David Dayen found:
According to the Census Bureau’s American Community Survey, median household income in Wisconsin is $51,467 a year, nearly $800 below the national average. And it has fallen consistently since the passage of the anti-union law in 2011, despite a small bounce-back nationally in 2013. The Bureau of Economic Analysis puts Wisconsin in the middle of the pack on earnings growth, despite a fairly tight labor market with a headline unemployment rate of 5.2 percent.

Moreover, the meager earnings growth that has come to Wisconsin has mostly gone to the top 1 percent of earners. Another Wisconsin Budget Project report shows that the state hit a record share of income going to the very top in 2012, a year after passage of the anti-union law. That doesn’t include the $2 billion in tax cuts Walker initiated in his first term, which went disproportionately to the highest wage earners. (This is precisely the agendaWalker is likely to run on in his presidential campaign.)
Walker proponents can talk of job growth and moving things forward, but that's all really just meaningless bluster if the jobs aren't decent paying. And, as the actual statistics show, Scott Walker's policies have led to declining household income for most Wisconsinites.

Republican Beliefs And Other Superstitions

Republicans subscribe to the disproven Trickle Down hypothesis:
An economic idea which states that decreasing marginal and capital gains tax rates - especially for corporations, investors and entrepreneurs - can stimulate production in the overall economy. According to trickle-down theory proponents, this stimulus leads to economic growth and wealth creation that benefits everyone, not just those who pay the lower tax rates. 
President Reagan's economic policies, commonly referred to as "Reaganomics" or supply-side economics, were based on trickle-down theory. The idea is that with a lower tax burden and increased investment, business can produce (or supply) more, increasing employment and worker pay. Reagan initially slashed the top income-tax rate from 70% to 50%. Trickle-down policy’s detractors see the policy as tax cuts for the rich and don’t think the tax cuts benefit lower-income earners.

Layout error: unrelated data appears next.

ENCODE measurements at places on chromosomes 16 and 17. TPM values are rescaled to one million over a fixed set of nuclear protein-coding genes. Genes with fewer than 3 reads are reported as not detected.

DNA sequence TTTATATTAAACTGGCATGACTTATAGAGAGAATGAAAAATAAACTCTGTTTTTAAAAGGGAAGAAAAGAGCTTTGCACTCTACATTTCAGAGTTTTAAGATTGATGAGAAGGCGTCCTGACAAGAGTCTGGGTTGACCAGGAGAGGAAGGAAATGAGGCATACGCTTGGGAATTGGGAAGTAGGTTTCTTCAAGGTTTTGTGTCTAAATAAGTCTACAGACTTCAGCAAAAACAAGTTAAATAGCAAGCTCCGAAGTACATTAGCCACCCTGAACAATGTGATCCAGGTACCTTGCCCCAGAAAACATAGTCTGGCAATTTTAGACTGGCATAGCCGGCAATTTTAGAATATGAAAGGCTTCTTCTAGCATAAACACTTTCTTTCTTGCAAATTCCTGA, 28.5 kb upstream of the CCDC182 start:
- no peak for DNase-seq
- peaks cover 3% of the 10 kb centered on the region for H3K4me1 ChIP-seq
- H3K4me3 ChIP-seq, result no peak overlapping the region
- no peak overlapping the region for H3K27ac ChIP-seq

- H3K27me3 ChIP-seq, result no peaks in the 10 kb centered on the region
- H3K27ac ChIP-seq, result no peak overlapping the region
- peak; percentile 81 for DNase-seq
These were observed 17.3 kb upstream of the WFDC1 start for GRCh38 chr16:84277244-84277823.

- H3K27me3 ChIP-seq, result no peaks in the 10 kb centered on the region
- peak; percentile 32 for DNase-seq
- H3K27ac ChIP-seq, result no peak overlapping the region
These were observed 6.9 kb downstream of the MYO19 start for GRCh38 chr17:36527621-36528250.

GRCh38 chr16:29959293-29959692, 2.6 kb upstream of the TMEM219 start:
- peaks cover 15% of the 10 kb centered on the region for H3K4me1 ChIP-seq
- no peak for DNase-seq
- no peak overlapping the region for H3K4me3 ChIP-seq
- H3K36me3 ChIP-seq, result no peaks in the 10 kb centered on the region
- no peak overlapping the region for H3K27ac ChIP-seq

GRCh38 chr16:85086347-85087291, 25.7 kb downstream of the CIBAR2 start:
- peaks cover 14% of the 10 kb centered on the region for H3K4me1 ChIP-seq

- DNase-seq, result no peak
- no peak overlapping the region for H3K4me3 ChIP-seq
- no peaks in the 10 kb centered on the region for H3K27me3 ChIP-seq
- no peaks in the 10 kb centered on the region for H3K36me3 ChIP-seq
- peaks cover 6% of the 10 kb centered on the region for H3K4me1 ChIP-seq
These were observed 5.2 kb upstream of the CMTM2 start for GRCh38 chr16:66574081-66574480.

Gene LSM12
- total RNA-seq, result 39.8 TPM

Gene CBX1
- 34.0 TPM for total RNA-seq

A contrasting theory, Keynesianism, is based on stimulating demand through government spending and other government interventions. An increase in government spending necessitates an increase in income-tax rates – the opposite of what trickle-down theory advocates. Trickle-down theory does not support government intervention in the economy. 
According to the trickle-down theory, if tax rates are lower, people have an incentive to work more because they get to keep more of the income they earn. They then spend or invest that income, and either of these activities will improve everyone’s prosperity, not just the prosperity of those in the highest income brackets. What’s more, in the end, the government may actually collect more income tax despite the lower tax rates because of the additional work performed. The Laffer Curve shows how this relationship works. If the government taxes 0% of income or 100% of income, it takes in no money. In between these two extremes, tax revenues vary because different tax rates encourage people to work more or to take more leisure time.
Conservatives want society, as a whole, to allow the rich to "keep more of their money." Riches are then supposed to trickle down to the rest of society. When it doesn't trickle down 1) the citizens are uneducated, 2) the citizens aren't properly trained, 3) technology is replacing workers, and/or 4) the citizens are just lazy.

Larry Summers recently addressed these falsities:
The core problem is that there aren't enough jobs. If you help some people, you could help them get the jobs, but then someone else won't get the jobs. Unless you're doing things that have things that are effecting the demand for jobs, you're helping people win a race to get a finite number of jobs. […] 
Folks, wage inflation in the united states is 2%. It has not gone up in five years. There are not 3% of the economy where there's any evidence of hyper wage inflation of a kind that would go with worker shortages. The idea that you can just have better training and then there are all these jobs, all these places where there are shortages and we just need the train people is fundamentally an evasion. [...] 
I am concerned that if we allow the idea to take hold, that all we need to do is there are all these jobs with skills and if we can just train people a bit, then they'll be able to get into them and the whole problem will go away. I think that is fundamentally an evasion of a profound social challenge.
Timothy Taylor elaborates on the decline in on-the-job training:
Here's some evidence from the recently released 2015 Economic Report of the President, by the Council of Economic Advisers, showing a decline in employer-provided and on-the-job training in recent decades...
Looking at the overall pattern, a decline in employer-sponsored and on-the-job training suggest that workers who wish to keep building their skills are getting less support from their employers.